They draw in more visitors who enjoy the grounds, and the facilities and spend money while in the area before moving on.

Private RV Campgrounds

Private campgrounds for RVs are privately owned enterprises run for a profit by the business owner.

They tend to have more facilities available to people staying there compared to a public campground.

Also, they may be open to suggestions about new facilities, such as a dedicated dog-walking area (whereas the hoops you’d have to jump through trying to get a municipality to offer the same doesn’t bear thinking about).

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Average RV Campground Rates Per Night for Public Campgrounds

Public campgrounds for RVs vary in quality and facilities provided.

This is to be expected because there are thousands available in the U.S. and over 13,000 when including Canada too.

For instance, some may be a simple dry camping spot with no hookups whereas others may have full hookups to keep your RV running without having to turn on the noisy generator and bother your neighbors.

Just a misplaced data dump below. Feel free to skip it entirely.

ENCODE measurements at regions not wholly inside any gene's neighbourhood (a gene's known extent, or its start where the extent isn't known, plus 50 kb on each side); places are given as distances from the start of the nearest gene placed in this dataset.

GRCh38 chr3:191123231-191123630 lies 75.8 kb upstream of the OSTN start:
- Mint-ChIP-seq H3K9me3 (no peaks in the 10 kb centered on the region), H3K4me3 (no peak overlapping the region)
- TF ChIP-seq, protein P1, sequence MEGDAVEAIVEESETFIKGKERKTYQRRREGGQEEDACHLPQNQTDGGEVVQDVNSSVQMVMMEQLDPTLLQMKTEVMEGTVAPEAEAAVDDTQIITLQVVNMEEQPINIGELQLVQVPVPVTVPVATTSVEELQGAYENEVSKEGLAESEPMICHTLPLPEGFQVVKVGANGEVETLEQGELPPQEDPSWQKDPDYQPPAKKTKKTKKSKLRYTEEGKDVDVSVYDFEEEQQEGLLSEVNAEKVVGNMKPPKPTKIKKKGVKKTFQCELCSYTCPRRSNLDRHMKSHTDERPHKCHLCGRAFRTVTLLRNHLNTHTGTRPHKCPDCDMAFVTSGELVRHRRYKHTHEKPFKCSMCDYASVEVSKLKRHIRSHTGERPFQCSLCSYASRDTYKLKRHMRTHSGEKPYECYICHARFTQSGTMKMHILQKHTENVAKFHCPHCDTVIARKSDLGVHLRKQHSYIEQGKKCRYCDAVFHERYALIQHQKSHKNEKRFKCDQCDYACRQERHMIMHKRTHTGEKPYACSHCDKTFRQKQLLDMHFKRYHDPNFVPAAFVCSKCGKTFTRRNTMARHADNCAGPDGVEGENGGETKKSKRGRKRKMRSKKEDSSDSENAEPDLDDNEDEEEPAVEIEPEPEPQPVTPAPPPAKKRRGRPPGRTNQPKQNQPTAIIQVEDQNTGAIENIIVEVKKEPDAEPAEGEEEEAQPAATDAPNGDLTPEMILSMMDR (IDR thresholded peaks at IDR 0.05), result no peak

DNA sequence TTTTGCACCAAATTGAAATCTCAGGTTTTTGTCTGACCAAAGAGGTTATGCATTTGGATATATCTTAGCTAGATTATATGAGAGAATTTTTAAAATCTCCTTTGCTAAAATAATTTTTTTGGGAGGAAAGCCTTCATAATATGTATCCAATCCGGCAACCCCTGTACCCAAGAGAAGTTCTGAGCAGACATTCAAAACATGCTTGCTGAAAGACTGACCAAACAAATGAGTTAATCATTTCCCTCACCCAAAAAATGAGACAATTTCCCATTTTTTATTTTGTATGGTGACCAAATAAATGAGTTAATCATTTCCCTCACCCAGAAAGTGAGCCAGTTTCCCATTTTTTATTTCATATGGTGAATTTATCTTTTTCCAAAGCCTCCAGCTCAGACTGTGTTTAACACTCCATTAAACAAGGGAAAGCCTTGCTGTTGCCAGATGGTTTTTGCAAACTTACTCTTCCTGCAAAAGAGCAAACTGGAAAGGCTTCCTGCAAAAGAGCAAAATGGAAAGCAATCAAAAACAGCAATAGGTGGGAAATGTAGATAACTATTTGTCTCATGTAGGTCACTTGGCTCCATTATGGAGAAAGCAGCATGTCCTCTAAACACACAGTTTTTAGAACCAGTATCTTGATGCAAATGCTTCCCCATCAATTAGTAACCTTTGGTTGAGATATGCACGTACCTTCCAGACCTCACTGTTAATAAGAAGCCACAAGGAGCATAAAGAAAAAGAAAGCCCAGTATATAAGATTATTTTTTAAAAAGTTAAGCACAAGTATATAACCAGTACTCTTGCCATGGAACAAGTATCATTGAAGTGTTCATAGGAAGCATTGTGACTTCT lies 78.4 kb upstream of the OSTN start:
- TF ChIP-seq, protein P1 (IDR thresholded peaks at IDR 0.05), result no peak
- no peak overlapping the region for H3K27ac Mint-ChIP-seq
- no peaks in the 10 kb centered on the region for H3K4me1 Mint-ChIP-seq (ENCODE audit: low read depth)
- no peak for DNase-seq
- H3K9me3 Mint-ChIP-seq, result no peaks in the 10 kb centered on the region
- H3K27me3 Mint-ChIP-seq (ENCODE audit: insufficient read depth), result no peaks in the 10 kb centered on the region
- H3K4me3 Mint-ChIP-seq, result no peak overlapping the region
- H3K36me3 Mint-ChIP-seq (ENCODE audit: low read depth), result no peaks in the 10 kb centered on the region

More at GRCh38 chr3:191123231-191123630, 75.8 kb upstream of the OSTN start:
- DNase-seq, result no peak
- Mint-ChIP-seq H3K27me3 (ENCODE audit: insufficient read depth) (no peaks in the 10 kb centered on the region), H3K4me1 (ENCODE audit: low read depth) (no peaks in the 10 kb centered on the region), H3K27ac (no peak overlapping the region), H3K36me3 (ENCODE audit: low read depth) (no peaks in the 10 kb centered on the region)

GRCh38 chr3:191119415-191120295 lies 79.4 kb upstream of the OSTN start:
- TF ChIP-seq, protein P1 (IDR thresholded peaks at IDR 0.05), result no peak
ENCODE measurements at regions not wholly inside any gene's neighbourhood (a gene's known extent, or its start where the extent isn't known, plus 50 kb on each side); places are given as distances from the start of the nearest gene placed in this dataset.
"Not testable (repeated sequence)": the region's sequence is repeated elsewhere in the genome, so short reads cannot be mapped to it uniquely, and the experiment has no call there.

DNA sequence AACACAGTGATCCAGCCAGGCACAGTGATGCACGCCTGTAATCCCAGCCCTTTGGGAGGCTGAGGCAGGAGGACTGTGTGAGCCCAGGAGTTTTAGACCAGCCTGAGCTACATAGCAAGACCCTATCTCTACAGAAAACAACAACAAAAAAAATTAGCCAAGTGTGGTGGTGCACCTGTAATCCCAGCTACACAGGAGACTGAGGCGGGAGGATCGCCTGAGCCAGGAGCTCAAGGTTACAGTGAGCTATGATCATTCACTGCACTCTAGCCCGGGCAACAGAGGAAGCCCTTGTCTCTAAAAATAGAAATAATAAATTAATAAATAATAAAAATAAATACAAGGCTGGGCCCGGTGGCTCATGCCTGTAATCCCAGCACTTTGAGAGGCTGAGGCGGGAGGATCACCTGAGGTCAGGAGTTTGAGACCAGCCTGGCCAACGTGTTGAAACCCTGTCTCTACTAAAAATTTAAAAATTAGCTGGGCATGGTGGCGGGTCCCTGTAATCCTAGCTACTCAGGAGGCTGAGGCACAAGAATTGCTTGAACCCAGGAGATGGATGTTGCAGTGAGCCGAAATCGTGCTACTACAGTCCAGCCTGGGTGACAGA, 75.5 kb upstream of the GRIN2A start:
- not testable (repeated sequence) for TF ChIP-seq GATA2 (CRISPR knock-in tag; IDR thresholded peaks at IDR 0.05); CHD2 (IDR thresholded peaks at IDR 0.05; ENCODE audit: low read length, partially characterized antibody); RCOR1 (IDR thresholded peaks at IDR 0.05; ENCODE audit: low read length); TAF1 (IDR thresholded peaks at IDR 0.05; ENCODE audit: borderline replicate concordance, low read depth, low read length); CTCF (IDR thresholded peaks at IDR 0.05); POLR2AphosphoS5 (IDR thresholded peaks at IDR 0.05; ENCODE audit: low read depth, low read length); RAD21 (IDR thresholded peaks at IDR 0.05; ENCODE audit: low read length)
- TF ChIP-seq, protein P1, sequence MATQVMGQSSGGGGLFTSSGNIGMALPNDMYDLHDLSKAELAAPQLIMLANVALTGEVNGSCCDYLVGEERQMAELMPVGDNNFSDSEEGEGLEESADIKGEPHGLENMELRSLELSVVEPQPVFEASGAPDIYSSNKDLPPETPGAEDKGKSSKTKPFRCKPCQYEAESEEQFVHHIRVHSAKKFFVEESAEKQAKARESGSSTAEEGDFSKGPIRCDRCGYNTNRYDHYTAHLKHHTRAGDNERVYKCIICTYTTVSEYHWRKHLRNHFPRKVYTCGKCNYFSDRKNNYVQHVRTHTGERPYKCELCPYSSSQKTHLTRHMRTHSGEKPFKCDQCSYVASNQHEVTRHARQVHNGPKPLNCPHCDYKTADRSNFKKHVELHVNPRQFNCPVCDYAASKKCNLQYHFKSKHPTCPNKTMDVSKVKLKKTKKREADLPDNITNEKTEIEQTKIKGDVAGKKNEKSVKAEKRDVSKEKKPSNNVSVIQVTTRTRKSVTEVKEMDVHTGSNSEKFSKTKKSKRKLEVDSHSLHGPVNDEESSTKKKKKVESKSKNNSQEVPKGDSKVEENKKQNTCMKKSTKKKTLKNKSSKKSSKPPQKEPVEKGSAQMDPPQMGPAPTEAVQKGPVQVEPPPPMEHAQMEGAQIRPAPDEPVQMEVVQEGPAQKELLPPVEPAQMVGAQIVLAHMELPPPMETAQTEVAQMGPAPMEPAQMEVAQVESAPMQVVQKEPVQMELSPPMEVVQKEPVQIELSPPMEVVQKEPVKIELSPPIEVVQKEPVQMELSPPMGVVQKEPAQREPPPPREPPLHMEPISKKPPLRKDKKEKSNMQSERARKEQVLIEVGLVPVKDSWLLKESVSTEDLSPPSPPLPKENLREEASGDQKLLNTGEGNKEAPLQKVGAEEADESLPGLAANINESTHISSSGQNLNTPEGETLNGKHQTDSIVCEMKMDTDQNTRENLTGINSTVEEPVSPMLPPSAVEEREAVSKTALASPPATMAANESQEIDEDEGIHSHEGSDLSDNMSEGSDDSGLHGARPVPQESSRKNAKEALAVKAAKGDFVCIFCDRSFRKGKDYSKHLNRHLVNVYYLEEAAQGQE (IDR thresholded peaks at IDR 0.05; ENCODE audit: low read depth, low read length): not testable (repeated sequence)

A few public RV campgrounds offer electricity and water access, but not much more than that. It varies enormously, so it’s best to clarify before booking.

The public places often get the choice spots with great scenery and privacy from the road which for nature lovers or people who prefer to be a little more away from it all, holds some attraction.

RV parked in basic campground with picnic table and fire ring

Average RV Rates for Public Campgrounds in 2024

Bradbury Mountain, Maine Campground — $15 ($25 for non-residents)

Rangeley Lake, Maine Campground — $20 or $30 with electric & water hookups ($30/$40 for people from out of state). (Re-confirmed fees on January 12, 2024.)

Tomoka State Park, Florida — $24 per day, $168 for one week with access to a fire ring, water hookups, picnic table, and pets allowed too. (Link to page updated. Re-confirmed fees on January 12, 2024.)